Flash Forward

By Michael Feldman

September 29, 2011

Violin’s Memory’s launch this week of its latest and greatest flash memory arrays for primary storage got me to thinking about how far and how fast solid state storage has traveled over the last few years.

Gone are the days when enterprise-grade flash was only considered for caching hyperactive data, aka tier 0 storage, layered on top of a largely disk-based storage systems. We’re now seeing a much more generalized solid state storage solution, encouraging at least one writer to state the case more starkly with an article titled, Violin Memory: This Is The Impact Event Before The Extinction Of Hard Disks.

While Violin is among the better-known, and more successful solid state storage vendors, it’s certainly not the first to go after tier 1 disks in the datacenter. Both Texas Memory Systems (TMS) and Nimbus Data Systems have SSD boxes that target primary storage.

Those two employ enterprise multi-level cell (eMLC) flash technology to achieve a product that is on par cost wise with 15K disk-based arrays. Compared to single-level cell (SLC) flash, eMLC is somewhat less performant and needs more attentive error correction, but it is much less expensive.

Violin, with its newest 6000 series flash arrays, have both SLC and standard MLC flavors, but wraps a lot of enterprise goodies into the systems, such as high availability, redundancy, and serviceability. Violin is not making pricing public on the new product line, so there is no way to compare its offerings to those of Nimbus and TMS.

Even before Violin’s 6000 boxes were launched, the company was already bumping against (and in some cases, displacing) storage stalwarts like EMC and NetApp, two companies that sprinkle flash atop their disk-based storage. Vendors like Violin, TMS, Nimbus and Huawei Symantec think they can skip that flash-cache approach with their latest all solid state arrays.

These vendors think they’ve solved the up-front cost gap, at least with regard to Fibre Channel and SAS 15K disk systems (but not the lower cost SATA drives). Although the price per GB of flash versus disk componentry is still fairly wide, even for eMLC, once you wrap a complete storage system around it, the price differential shrinks away. Both TMS and Nimbus, for example are in the $12 to $13/GB range for their flash system products.

On the other hand, no one that I know of is arguing that disk storage is going away completely. For capacity storage, especially where the data isn’t in constant read/write demand, disks will be the technology of choice for the foreseeable future. The “flash and trash” model, where all active data will be on flash and the rest will be relegated to low-cost SATA drives, is where a lot of people in the industry think we are headed.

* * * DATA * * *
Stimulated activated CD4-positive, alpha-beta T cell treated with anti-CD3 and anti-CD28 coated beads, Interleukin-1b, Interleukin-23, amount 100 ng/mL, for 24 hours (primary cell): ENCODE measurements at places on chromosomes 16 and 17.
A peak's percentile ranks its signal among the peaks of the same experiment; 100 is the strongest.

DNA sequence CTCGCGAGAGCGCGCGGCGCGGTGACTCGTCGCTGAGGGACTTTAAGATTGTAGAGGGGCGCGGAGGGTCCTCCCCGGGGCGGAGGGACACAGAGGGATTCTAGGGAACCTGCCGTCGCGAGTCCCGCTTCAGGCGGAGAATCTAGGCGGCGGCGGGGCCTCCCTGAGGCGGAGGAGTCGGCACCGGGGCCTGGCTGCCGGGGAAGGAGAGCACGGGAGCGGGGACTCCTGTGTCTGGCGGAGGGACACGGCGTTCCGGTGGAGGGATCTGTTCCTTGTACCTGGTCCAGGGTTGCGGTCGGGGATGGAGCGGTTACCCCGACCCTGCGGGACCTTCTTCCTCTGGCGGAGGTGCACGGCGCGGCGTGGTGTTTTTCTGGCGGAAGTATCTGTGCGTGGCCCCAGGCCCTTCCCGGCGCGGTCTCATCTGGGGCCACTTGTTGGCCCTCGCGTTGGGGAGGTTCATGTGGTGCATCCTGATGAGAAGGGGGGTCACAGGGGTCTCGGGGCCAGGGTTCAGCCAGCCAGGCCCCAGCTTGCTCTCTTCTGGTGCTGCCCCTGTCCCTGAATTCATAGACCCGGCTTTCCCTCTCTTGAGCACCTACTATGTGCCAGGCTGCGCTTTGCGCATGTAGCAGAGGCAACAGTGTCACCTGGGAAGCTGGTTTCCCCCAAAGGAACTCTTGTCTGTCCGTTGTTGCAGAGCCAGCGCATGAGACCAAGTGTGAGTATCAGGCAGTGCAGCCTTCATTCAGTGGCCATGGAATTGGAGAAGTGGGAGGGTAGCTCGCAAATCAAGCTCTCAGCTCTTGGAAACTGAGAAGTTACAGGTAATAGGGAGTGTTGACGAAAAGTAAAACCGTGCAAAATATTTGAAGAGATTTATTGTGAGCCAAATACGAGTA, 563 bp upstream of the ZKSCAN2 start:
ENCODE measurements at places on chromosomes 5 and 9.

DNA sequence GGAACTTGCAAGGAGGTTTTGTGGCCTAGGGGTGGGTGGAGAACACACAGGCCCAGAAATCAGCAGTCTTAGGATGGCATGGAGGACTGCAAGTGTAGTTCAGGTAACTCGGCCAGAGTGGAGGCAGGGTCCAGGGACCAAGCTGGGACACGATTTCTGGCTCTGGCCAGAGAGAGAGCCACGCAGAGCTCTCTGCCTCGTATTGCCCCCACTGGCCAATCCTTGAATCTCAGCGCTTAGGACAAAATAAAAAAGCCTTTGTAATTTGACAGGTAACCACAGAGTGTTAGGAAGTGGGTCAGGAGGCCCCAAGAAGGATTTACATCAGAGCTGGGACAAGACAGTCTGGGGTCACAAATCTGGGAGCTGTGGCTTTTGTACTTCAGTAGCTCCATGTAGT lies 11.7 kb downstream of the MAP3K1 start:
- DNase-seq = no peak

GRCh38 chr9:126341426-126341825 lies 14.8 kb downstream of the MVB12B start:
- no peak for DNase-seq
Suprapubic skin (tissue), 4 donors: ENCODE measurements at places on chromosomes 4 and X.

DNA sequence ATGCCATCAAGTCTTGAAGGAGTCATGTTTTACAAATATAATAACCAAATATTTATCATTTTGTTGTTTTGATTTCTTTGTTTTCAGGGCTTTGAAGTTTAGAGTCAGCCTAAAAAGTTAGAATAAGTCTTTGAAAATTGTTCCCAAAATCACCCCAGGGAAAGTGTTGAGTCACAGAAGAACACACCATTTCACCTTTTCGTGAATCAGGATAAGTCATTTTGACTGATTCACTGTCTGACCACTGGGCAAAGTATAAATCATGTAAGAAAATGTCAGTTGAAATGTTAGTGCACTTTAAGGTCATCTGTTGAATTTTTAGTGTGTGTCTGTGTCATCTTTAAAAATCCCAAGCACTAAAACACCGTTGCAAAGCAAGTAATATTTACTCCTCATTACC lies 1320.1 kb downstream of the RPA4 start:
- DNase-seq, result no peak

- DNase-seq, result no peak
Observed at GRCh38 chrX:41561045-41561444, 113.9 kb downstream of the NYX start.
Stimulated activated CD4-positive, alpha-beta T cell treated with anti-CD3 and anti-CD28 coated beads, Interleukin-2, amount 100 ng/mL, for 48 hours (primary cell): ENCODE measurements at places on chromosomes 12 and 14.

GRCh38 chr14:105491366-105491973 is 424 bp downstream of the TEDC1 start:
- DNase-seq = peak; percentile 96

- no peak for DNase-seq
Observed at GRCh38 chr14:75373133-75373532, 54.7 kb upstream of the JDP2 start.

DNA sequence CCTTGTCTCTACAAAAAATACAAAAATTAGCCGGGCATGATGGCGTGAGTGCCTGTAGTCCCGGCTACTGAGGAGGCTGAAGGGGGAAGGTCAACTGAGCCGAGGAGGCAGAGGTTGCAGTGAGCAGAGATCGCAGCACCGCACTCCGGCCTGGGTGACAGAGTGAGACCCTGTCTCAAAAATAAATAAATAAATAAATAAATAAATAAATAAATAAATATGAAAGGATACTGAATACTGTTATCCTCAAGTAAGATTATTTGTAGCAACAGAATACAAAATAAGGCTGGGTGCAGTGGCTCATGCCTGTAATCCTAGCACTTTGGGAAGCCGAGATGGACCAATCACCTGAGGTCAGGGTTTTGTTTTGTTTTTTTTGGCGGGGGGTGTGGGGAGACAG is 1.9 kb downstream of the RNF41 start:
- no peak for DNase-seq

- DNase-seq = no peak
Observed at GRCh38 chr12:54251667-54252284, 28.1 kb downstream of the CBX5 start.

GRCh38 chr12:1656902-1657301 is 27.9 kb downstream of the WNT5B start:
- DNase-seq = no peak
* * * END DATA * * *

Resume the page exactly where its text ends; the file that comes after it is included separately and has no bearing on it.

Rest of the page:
For the high performance computing crowd, the story may be a little different. At the upper edge of HPC, capacities are just too darn big for flash to swallow whole. The just-announced 55-petabyte NetApp storage system for the upcoming Sequoia supercomputer to be installed at Lawrence Livermore National Laboratory, could certainly not be accomplished with a solid state setup today. Even at the aforementioned $12/GB price point, such a system would cost well over $600 million.

That said, smaller HPC customers could certainly make flash a bigger part of their lives, as some commercial and government customers are already doing. Nimbus has installed 100 TB of its flash installation at eBay, and Violin has two petabyte-sized deployments of their memory arrays, one at AOL and the other at a US government agency. Given the 10-fold or so cost advantages in power and floor space, even premium-priced flash could make economic sense for reasonably large systems, and especially so for the kinds of data-intensive workloads that are becoming more and more common in HPC.

The largest flash storage deployment in HPC looks like it will be the Gordon supercomputer at the San Diego Supercomputer Center (SDSC). That system, built by Appro, will be outfitted with 300 TB of the new Intel iSolid-State Drive 710 Series , enough to deliver 35 million IOPS to data-hungry science applications. According to the press release, “SDSC has taken delivery of Gordon’s 64 I/O nodes equipped with Intel’s 710 Series, and they are already available to users of Dash, a smaller, prototype version of Gordon.”

As announced at IDF, the new Intel SSD parts are based on the less expensive, higher capacity standard MLC technology, but use Intel’s own High Endurance Technology (HET), which the company claim offers “the same high levels of performance as single-level cell (SLC) memory but at a more attractive price point,” which according to various sources, looks to be about $6.45/GB. Keep in mind these are storage drives, not the more full-featured flash SAN boxes mentioned above.

A lot of HPC installations are probably going to gravitate toward these standalone SSDs or even PCIe connected flash devices so that solid state storage can be integrated intimately into the server infrastructure and give the best performance boost for the buck. On the other hand, Nimbus has revealed they have number of HPC customers for their flash storage boxes in oil and gas, financial services, life science, and education. There’s no reason to think that other like-minded users won’t start adopting the technology too as it proves itself.

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